Le Grand Tango

Le Grand Tango : The Life and Music of Astor Piazzolla

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Astor Piazzolla (1921-1992) was the great pioneer of modern tango music, a masterly composer and bandoneon player who won increasing international fame with his Quintet in the 1980s, in Europe, North and South America, and Japan. Born in Mar del Plata, Argentina, he was taken by his parents to New York at the age of 4, and grew up on the tough streets of the Lower East Side. As a teenager he became passionately fond of both jazz and classical music, while also learning the bandoneon - the classic tango instrument, a member of the accordion family. On his return to Argentina at age 16, he quickly found his place in the flourishing tango world, then at its peak in Argentina, joining the most legendary dance band of the period, and in 1946 forming his own band. He studied with Alberto Ginastera and tried for a while to establish himself as a classical composer. In 1954-1955 he studied with the great Nadia Boulanger in Paris. She firmly told him to develop his own modern tango style, which he did in an extraordinary sequence of works, played by his notable groups - the Octet (1955), the first Quintet (1960), and the Nonet (1971). Piazzolla's revolutionary experiments with tango music brought him fierce hostility from traditional tango fans. He remained a highly controversial figure in Argentina for the rest of his life. In the mid-1970s, partly in frustration, he based himself in Europe, memorably collaborating with Gerry Mulligan and gradually becoming more widely known. He was briefly drawn into an unsuccessful 'electronic' phase (1975-1977) before reverting to his true strengths with the formation of the second Quintet (1978), noted over the next decade for its performances with the Italian singer Milva and the jazz genius Gary Burton. With the new Quintet and its brilliant 'contemporary chamber music', Piazzolla won genuine international renown, which has grown still greater since his death in 1992. In September 1997 Billboard Magazine called him 'the hottest composer around'.show more

Product details

  • Hardback | 344 pages
  • 154.94 x 238.76 x 27.94mm | 635.03g
  • Oxford University Press Inc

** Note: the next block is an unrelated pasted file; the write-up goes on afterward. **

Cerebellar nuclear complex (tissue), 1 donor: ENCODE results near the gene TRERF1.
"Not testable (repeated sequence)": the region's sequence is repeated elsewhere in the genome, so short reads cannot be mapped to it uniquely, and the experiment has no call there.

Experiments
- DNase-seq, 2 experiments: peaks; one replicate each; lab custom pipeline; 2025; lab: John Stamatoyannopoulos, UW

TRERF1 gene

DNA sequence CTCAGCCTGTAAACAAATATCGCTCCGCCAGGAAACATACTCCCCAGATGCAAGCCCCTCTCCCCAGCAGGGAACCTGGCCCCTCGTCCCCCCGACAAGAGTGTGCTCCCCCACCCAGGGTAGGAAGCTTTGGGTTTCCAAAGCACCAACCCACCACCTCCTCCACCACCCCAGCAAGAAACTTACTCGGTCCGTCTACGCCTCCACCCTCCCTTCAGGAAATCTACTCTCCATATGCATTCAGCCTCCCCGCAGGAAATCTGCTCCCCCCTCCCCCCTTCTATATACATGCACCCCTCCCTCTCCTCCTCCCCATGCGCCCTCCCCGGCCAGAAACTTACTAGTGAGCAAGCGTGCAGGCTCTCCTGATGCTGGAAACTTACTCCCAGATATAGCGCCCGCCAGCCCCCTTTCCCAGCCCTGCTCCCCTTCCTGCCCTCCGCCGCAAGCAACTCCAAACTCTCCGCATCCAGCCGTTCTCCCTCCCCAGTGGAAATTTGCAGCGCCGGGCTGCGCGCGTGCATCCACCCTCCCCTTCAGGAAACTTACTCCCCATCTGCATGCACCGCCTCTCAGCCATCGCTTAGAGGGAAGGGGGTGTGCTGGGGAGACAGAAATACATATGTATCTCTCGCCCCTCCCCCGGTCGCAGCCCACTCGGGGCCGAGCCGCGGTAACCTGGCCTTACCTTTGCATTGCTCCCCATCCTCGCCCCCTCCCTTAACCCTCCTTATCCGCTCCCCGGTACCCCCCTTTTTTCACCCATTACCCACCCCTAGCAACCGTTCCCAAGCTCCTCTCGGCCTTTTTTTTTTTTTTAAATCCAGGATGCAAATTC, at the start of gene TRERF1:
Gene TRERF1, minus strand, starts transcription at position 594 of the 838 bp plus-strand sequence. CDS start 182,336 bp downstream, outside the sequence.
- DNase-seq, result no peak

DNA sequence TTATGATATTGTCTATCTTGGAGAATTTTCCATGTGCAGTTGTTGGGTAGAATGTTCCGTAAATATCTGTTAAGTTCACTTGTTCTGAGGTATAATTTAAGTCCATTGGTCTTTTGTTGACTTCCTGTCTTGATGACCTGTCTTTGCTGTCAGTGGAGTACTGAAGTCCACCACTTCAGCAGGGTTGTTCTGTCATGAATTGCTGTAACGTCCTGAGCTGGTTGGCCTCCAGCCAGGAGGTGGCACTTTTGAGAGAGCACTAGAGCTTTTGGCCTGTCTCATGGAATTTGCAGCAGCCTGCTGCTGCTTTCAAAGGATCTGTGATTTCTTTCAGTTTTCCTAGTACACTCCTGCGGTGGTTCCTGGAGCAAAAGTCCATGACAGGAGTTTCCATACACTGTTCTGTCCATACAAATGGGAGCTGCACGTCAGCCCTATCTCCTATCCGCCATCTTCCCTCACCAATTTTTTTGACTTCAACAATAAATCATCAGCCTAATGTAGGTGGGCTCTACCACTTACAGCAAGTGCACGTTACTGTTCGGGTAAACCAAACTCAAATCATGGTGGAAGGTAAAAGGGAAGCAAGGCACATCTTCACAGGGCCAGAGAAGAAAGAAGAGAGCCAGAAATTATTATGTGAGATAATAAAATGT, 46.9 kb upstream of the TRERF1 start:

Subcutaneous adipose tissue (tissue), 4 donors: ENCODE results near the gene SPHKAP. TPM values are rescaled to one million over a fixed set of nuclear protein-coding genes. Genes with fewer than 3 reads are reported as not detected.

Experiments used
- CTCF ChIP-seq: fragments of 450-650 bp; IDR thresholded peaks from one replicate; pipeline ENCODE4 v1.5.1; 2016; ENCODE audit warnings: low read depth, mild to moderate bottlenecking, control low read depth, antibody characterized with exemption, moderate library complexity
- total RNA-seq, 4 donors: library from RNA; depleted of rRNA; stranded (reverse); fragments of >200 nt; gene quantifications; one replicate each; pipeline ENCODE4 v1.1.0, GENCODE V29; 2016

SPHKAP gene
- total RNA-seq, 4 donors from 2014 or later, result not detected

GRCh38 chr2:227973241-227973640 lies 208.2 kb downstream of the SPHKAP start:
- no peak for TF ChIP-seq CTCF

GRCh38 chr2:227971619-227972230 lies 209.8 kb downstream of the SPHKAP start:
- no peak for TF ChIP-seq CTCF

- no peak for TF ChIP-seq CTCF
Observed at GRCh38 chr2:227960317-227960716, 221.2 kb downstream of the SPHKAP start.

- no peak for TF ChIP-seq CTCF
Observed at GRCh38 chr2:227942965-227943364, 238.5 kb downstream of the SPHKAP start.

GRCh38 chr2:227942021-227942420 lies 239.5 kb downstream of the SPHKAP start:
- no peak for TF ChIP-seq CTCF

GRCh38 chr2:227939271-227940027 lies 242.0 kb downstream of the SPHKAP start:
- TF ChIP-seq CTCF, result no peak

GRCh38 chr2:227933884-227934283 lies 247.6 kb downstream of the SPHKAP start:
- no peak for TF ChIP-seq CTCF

• New York, United States
  • English
  • 0195127773
  • 9780195127775

Review quote

an excellent well written account ... rich in detail. Stan Woolley, Jazz Journal Internationalshow more

Table of contents

Foreword by Yo-Yo- Ma; Preface and Acknowledgements / Glossary of South American Terms / Family Tree; I STRUGGLE; 1. 'I was raised in New York' 1921-1937; 2. Into the Tango World 1937-1944; 3. The Road to Paris 1944-1955; 4. Octet and Jazz-Tango 1955-1960; 5. Leader of the Avant-Garde 1960-1967; 6. Piazzolla-Ferrer-Baltar 1967-1971; 7. Nonet and Breakdown; II MAN AND MUSICIAN; 8. Man; 9. Musician; III FAME; 10. All roads lead to Rome 1974-1975; 11. 'An electric Piazzolla' 1975-1977; 12. Up and down the Atlantic 1977-1981; 13. Sharks and Concertos 1981-1985; 14. Globetrotter with Bandoneon 1988-1992; 15. Sextet and Tragic Coda 1988-1992; Astor Piazzolla on Compact Disc / Notes / Sourcesshow more

About Maria Susana Azzi

Maria Susana Azzi is a board member of the Astor Piazzolla Foundation and the National Academy of Tango in Buenos Aires. This is her fourth book on the tango. She lives in Buenos Aires. Simon Collier is the author or co-author of seven books about Latin America, and is chairman of the Department of History at Vanderbilt University. He lives in Nashville, Tennessee."show more

Review Text

A composer and musician who went from pariah to legend in his own lifetime gets his first English-language biography from an oddly matched but somehow appropriate duo. Azzi is an expert on Argentine tango, Collier the chair of the history department at Vanderbilt (specializing in Latin America), and it would take two people to keep up with the mercurial and dynamic Piazzollaa man whose life and exploits took him from a small town in Argentina to New York's Lower East Side, then back to his native country and then, finally, all over the globe. The grandson of Italian immigrants to Mar del Plata, he spent much of his childhood in New York, a feisty little kid who managed to get expelled from a couple of the city's public schools. Introduced to the bandoneon, the sweeter-voiced cousin of the accordion that is the heart of tango music, Astor began performing at 11, and encountered tango god and international star Carlos Gardel at 14. Returning to Argentina, he studied composition with her greatest 20th-century composer, Alberto Ginastera, and would continue for the rest of his life to balance tango and classical music, as well as influences from jazz and even rock. It was those other influences that made Piazzolla a figure of violent controversy in the hermetic world of tango, while propelling him to international stardom, first outside Argentina and, finally, in it as well. Azzi and Collier tell the story of his arduous ascent in copious detail. Does anyone really need to know the name of Piazzolla's Parisian veterinarian (and why leave out his Buenos Aires counterpart), or the history of every personnel change in his band? Yet for all the interviews excerpted and reviews quoted, they tell little about the music, and assume entirely too much knowledge of both tango and Argentine history on the part of readers. Nearly definitive but utterly lacking in the fire that made Piazzolla so great. (Kirkus Reviews)show more

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